The DU admissions took up most of this week. There were campus visits, college visits — all to pick up and deposit forms on behalf of my younger brother who is getting ready to start college this year. Naturally, the GMAT prep took a substantial hit — not only because of the time spent on travelling and planning and discussing, but also because I was too tired after a day of running about in the heat, and then attending office, to sit with any prep materials.
If one were to visit North Campus — one of the two campuses of DU, and clearly the most sought after location for students — one will certainly be necessitated to visit St Stephens College and Ramjas College which form two out of the three constituent colleges of DU. The difference in attitude in these two colleges, even though both lie in very close proximity to each other, are remarkable.
St Stephens College feels old-world. It had maintained its old student’s desks, black-boards, architecture, notice-boards and classrooms with veneration. The red-brick architecture, which is almost eighty years old, has been expanded only slightly over the years, and that too in sync with the present style. There’s a sense of pervading nostalgia throughout St Stephens which is oddly comfortable.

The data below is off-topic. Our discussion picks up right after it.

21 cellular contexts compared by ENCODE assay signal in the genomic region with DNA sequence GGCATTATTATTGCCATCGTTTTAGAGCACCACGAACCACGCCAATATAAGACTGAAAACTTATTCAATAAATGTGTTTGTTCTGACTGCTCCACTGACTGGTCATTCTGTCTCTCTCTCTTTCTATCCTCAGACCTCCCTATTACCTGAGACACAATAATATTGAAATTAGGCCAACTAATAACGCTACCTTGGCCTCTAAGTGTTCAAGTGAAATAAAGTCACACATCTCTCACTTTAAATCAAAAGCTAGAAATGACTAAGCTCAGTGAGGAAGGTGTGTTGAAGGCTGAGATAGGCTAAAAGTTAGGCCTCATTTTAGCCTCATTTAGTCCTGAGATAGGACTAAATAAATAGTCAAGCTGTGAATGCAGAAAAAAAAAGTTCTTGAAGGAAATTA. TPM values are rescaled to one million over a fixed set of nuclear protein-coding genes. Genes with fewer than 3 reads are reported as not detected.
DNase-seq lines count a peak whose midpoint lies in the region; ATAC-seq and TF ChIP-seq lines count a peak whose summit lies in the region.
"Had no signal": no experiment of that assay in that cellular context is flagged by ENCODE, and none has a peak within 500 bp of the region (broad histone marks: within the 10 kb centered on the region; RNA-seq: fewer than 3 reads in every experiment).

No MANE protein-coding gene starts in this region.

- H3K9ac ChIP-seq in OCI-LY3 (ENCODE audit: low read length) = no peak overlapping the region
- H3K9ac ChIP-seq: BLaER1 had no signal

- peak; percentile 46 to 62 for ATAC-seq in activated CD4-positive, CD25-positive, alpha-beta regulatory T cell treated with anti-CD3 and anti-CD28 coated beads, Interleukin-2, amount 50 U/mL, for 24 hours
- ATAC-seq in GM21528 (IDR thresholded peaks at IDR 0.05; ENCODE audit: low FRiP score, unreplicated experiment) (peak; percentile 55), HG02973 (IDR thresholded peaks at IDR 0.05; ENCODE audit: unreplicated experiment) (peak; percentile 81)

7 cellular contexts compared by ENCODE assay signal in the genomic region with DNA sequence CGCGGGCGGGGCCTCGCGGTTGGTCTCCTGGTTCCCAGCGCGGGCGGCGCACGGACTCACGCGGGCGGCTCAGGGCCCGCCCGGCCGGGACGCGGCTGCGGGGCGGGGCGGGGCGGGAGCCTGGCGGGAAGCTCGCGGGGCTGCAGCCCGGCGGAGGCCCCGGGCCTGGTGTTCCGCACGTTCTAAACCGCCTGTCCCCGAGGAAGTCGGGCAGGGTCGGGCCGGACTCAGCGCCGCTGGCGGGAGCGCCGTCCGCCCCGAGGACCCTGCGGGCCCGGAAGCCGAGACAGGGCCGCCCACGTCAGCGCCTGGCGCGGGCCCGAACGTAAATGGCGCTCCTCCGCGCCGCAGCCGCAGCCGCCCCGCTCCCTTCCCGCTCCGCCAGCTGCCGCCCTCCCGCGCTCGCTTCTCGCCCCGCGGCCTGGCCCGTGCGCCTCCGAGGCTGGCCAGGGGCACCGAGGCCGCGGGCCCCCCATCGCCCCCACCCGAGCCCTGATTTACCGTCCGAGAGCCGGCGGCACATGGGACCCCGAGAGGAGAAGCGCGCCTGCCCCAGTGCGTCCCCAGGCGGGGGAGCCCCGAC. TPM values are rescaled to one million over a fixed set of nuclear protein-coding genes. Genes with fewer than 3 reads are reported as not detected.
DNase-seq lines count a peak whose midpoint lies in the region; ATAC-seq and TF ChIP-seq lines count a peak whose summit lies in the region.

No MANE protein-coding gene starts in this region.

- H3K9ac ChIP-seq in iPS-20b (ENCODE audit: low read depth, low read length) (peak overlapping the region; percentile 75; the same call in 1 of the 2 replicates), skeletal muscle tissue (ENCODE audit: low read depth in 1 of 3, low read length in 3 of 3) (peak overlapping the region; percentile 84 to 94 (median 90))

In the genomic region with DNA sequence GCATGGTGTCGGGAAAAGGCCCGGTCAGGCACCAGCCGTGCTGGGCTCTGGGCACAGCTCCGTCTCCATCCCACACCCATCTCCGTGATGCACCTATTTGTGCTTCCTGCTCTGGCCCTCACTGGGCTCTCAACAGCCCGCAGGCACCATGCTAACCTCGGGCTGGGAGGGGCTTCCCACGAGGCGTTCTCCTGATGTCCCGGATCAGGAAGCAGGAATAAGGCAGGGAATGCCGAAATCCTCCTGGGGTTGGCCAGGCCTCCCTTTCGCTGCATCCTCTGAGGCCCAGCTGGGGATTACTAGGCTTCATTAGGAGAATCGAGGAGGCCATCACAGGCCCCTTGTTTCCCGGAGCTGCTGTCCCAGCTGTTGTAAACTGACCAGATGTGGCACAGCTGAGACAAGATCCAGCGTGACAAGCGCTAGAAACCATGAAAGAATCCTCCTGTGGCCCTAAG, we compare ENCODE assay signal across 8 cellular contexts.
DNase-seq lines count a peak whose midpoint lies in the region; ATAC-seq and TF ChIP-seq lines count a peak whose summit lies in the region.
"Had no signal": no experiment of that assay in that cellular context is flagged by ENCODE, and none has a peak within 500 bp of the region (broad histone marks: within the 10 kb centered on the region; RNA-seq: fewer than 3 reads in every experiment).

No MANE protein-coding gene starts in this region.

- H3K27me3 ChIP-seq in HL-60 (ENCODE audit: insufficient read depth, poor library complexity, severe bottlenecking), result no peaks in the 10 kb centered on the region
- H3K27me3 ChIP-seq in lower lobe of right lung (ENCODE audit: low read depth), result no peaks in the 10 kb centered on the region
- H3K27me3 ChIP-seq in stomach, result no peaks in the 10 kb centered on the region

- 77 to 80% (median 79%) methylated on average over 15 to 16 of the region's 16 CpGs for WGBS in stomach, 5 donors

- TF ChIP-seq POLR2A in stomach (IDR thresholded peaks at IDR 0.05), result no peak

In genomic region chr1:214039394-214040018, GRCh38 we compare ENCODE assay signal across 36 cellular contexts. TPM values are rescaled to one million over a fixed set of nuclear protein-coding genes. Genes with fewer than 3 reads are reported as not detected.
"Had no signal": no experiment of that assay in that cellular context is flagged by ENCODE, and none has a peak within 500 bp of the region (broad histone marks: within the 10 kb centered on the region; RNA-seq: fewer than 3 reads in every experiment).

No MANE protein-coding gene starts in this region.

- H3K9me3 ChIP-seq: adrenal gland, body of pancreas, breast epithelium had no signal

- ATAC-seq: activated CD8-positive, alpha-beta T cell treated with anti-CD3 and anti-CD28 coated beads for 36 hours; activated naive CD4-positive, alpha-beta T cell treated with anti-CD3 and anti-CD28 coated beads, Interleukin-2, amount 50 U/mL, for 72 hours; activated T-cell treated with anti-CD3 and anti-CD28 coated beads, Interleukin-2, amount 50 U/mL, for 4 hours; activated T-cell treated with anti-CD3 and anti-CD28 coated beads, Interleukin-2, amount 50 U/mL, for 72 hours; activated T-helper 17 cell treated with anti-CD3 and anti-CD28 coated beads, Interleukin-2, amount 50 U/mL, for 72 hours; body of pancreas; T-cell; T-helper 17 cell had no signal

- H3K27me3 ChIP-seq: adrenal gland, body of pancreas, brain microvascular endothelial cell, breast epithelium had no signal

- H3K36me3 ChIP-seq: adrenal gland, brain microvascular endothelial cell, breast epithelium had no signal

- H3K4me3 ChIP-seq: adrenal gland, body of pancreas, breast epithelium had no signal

Ramjas College, on the other hand, is avant-garde. While almost as old as St Stephens, Ramjas prides itself on modernity and in-your-face high technology. Digital notice boards, Wifi campus, state-of-the-art canteen (housing an MF Hussain print at one point of time), fully air-conditioned auditorium, dedicated seminar room with Jamo-Denon audio system and LCD projectors, black-boardless class-rooms, eccentric mosaics etc. is the norm at Ramjas. There is a constant ripping out of the old and ushering in the new there.
I mention these two colleges not only because they are the best two colleges in DU, but also because they remind me of the top MBA schools across the world. Institutions always display enormous pride in their heritage, and in the number of years they’ve been standing. A few MBA schools in the USA are over a century old. The ones in Europe are relatively new. Students have to choose between the new and the old. Both have their selling points and weaknesses. And at the end of the day, it eventually comes down to individual choices. A high-tech experience, or an old world charm. Personally I’d prefer a mix of the two; but I have a fondness for old institutions. I have a fondness for heritage which shows in the facade of the school and within. My choice, if I cannot have both, would be the old-world charm. I love the smell of Ivy!